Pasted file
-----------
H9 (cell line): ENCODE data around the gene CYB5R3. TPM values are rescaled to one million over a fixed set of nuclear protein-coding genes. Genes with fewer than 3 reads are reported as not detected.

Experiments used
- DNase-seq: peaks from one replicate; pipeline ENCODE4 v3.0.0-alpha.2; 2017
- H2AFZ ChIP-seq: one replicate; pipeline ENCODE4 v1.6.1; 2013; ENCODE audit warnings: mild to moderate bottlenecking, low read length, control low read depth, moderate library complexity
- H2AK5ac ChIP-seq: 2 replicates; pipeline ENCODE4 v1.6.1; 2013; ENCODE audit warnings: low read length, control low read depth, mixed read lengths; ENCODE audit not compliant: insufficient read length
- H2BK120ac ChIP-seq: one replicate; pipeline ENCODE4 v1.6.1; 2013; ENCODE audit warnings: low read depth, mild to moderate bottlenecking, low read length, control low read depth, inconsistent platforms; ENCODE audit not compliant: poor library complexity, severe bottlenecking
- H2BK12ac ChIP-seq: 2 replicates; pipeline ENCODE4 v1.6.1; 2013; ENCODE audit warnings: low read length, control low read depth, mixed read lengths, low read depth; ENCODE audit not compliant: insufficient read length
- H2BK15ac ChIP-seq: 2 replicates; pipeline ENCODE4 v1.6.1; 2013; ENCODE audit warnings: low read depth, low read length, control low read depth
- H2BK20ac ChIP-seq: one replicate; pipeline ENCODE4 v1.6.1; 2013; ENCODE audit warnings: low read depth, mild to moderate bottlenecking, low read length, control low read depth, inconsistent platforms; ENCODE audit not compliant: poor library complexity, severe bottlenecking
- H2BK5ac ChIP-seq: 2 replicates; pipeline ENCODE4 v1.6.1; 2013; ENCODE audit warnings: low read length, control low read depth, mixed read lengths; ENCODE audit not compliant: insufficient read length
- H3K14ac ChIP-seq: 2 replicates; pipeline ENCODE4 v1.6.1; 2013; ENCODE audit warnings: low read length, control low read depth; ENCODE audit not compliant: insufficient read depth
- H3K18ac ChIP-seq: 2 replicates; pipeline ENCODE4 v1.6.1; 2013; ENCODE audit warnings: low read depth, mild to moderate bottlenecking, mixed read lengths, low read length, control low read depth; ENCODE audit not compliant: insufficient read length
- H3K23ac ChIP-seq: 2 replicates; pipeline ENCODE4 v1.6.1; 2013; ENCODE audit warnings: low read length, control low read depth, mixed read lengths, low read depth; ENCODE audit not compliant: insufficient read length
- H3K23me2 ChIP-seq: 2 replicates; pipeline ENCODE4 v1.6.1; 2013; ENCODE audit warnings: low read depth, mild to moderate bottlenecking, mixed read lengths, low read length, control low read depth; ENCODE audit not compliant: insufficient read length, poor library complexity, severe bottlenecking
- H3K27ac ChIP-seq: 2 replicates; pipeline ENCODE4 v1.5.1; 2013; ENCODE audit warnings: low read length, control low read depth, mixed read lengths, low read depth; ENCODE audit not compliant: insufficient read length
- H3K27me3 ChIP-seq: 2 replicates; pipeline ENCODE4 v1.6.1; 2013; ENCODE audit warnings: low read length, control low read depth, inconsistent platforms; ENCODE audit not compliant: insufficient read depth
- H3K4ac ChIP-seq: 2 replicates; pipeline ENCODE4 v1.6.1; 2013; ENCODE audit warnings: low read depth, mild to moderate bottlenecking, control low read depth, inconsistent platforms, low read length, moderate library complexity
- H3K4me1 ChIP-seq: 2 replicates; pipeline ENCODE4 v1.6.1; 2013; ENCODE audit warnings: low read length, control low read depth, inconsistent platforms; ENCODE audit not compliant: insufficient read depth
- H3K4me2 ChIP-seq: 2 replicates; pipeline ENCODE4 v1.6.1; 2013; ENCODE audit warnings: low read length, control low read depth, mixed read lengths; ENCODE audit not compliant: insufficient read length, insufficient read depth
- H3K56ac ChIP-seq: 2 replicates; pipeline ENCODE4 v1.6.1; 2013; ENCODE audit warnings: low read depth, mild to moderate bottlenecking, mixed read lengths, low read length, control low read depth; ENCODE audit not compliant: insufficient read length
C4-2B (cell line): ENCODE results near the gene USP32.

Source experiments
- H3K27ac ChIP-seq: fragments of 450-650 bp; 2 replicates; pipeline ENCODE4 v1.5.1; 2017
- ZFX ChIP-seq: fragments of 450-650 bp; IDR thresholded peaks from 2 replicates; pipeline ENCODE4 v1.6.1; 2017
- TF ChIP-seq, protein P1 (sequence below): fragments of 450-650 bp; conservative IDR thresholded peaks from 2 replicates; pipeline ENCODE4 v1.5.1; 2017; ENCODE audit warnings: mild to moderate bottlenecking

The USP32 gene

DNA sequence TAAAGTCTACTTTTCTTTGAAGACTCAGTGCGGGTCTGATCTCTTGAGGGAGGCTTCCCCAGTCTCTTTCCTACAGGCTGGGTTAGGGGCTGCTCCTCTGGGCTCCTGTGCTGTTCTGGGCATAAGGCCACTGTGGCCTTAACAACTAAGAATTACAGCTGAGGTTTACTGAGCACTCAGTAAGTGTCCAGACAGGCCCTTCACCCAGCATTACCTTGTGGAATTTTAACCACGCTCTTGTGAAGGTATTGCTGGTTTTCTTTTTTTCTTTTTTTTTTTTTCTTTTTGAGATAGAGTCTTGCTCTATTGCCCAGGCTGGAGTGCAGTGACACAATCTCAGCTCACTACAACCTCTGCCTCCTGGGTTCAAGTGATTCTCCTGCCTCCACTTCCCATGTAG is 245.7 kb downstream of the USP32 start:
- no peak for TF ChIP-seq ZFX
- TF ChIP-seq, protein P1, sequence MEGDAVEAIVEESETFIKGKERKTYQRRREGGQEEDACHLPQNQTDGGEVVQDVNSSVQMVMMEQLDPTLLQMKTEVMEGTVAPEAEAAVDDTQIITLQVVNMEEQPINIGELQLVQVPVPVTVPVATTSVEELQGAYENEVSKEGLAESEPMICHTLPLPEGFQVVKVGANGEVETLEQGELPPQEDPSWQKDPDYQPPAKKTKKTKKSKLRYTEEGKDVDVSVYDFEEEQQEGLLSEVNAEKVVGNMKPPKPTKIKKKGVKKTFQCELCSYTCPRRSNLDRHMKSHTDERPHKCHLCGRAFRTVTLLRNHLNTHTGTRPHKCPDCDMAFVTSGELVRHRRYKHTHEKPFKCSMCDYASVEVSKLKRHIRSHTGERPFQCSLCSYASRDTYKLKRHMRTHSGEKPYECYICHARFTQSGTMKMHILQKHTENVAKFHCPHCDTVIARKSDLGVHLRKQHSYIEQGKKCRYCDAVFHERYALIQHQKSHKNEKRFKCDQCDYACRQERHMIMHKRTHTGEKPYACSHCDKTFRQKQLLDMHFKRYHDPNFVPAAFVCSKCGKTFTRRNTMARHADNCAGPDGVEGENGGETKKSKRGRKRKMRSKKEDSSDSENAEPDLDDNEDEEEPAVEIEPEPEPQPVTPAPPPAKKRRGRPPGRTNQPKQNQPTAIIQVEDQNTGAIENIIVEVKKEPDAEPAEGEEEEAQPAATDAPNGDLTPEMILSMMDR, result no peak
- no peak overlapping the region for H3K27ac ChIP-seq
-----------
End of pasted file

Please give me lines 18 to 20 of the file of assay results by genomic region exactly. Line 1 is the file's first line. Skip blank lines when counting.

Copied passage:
- H3K4me1 ChIP-seq: 2 replicates; pipeline ENCODE4 v1.6.1; 2013; ENCODE audit warnings: low read length, control low read depth, inconsistent platforms; ENCODE audit not compliant: insufficient read depth
- H3K4me2 ChIP-seq: 2 replicates; pipeline ENCODE4 v1.6.1; 2013; ENCODE audit warnings: low read length, control low read depth, mixed read lengths; ENCODE audit not compliant: insufficient read length, insufficient read depth
- H3K56ac ChIP-seq: 2 replicates; pipeline ENCODE4 v1.6.1; 2013; ENCODE audit warnings: low read depth, mild to moderate bottlenecking, mixed read lengths, low read length, control low read depth; ENCODE audit not compliant: insufficient read length